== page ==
99. ‘A Possible Life’ by Sebastian Faulks.

I have literally just finished this book, taken a moment to drink a glass of red while I begin to assimilate my thoughts, and my thoughts were, basically, READ THIS BOOK!

Skilfully linking five short stories of incredible beauty together, sharing a common theme but each with it’s own unique slant, this book has taken my breath away. Possibly because I was so absorbed in each narrative, it was only in Part V that I noticed a possible linking reference made; there is a London lawyer named Cheeseman – could this be the ‘Ched’ Cheeseman, Geoffreys student, from Part One? And, musing upon that, I wonder, could Jack, (or Freddy), the musician turned manager in Part V, be a descendent of poor Billy Webb from Part II? And is ‘poor’ the right word to use for Billy, since he achieved happiness at the end of his appearance because his descendants would not share his horrible memories, but instead, benefit and grow from his eventual success?

Life is full of possibilities, and so many are dependent on the choices we, or our parents/caregivers, make and the paths, or people, we follow. In this book I genuinely felt privileged to take an intimate journey with five people looking at their own lives through the lens of retrospection, from different eras, places, worlds; and with his customary consummate skill, the author placed the reader firmly in the same room as his character. Legend. There’s a reason both Mum and I love Sebastian Faulks’ writing.

Part I is about Geoffrey, and coming from a very middle class English background, I ‘know’ Geoffrey already. But when stiff upper lip meets forced labour at the crematoriums in a Nazi prison camp, there will eventually be repercussions. This was a hard part to read and I think the author was deliberately brutal in his descriptive passages, perhaps to remind us all that even though this happened almost eighty years ago, we should never forget and nor should we allow such cruelty to surface again. Geoffrey survives by closing his eyes and imagining himself at the wicket on a Hampshire cricket pitch… how very comforting and quintessentially English summer is a village cricket match; shady elm trees, and picnics, and the sound of leather on willow.

In Part II we are in the dodgy end of Victorian London with Billy, taken to the workhouse at seven years old by his mother whom he never sees again. Billy for me was the character who made his life, or at least that of his descendents, ‘possible’ more than the others – he makes good despite all odds, and the tone of the writing in this part is quite unlike the others, as if the author also holds Billy close to his heart. At the close of Part II Billy is entirely pure in his gratitude that his descendants are heading into a future than he never had the possibility of and he is even more grateful that his memories will die with him.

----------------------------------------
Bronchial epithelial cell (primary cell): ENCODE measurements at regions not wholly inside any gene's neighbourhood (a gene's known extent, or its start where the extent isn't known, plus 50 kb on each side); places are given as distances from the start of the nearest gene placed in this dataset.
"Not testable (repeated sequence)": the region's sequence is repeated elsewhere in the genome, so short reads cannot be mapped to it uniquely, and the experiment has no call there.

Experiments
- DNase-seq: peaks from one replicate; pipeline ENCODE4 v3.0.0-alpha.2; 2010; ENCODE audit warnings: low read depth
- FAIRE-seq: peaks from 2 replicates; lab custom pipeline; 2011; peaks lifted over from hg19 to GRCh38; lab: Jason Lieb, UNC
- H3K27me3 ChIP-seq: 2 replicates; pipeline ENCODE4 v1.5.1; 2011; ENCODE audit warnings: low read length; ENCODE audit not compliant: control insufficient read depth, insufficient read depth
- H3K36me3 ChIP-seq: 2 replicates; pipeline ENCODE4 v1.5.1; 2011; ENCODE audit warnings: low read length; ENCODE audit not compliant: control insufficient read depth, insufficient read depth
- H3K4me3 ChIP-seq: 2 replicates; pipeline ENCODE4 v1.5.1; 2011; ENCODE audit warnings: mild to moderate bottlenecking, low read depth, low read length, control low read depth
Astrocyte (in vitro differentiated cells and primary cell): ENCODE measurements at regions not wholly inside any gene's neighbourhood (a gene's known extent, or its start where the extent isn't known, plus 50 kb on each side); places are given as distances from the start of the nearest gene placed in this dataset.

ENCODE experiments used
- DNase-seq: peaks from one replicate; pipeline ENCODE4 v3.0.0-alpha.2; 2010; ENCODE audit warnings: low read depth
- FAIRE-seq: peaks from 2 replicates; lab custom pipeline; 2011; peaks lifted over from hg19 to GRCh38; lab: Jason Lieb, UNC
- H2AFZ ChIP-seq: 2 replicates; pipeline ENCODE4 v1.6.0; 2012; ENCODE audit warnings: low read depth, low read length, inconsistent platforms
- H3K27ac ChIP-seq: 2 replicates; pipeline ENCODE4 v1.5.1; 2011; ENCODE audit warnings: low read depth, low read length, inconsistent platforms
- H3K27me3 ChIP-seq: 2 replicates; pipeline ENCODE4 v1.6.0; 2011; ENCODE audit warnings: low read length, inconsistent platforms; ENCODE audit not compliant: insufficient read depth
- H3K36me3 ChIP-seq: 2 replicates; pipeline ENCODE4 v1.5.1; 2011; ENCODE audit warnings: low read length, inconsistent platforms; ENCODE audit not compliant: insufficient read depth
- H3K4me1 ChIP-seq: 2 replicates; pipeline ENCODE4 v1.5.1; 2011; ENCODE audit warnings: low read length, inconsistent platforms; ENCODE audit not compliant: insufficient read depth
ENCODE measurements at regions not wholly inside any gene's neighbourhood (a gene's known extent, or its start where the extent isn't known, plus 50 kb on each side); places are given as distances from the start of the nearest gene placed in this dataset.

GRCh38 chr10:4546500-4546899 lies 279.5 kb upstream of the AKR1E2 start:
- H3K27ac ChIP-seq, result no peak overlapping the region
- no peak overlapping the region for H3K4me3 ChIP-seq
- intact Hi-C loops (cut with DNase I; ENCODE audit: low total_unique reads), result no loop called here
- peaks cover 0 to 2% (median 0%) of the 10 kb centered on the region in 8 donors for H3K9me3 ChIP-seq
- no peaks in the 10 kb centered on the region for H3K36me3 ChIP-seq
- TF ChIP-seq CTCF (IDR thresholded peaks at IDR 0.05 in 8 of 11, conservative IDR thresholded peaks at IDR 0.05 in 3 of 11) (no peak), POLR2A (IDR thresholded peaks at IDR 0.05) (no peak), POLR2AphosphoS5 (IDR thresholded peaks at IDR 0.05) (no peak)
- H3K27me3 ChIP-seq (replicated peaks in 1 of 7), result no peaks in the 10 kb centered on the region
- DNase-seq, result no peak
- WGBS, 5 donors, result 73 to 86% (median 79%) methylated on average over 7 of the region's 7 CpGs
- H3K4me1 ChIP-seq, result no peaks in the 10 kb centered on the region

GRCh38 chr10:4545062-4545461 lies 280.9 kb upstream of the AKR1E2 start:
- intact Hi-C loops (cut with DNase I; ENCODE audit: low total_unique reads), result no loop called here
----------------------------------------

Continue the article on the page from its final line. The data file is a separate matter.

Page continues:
Part III was very clever and with a delightful twist too – Elena is our protagonist and she’s a quirky one. (Here’s another link too – the one eyed Madonna figure appears in this part for the first time, again in Part IV.) Continuing into the not too distant future, in this story there are literally so many possible outcomes and an interesting, although I haven’t yet Googled to see if this has any basis in scientific fact, diversion into the structure of the brain – is the fact that everything that makes us believe we are ‘human’ merely due to a fortuitous neural link? Fascinating topic!

Part IV. ‘A Door Into Heaven’. I plan to read this part again in the morning and may well adjust what I write here as a result, although I’ll let you know if I do. I found Jeanne a little creepy personally, although if I had grown up then and as she did, (an orphan in early 19th century provincial France), perhaps I too would have been just as servile and gullible. The ending of this story left me relieved though – and I think this part was deeper than I recognised this afternoon. Post Scriptum – read it again, she is definitely odd!

And finally, Part V. I loved it. Simple, of it’s time, and in all truthfulness, if I could live on a farm set amongst woodlands in upstate New York, with someone beautiful that I adored, and free of all requirements and commitments, I’m sure I’d be content. But, would I? Was Jack/Freddy? And how much did the moral attitudes of the Era of Liberation, the Seventies, help or hinder? I’m left with questions, always a sign of a Bloody Good Book.

Mum read this in February 2014 and again in September 2016 – there are not many with a double date annotation but this is one and deservedly so. I’m going to declare this book a Keeper and not gift it forward, I want to read it again because it has really made me think. Seriously, go find a copy. I cannot recommend it highly enough. Thanks Mum X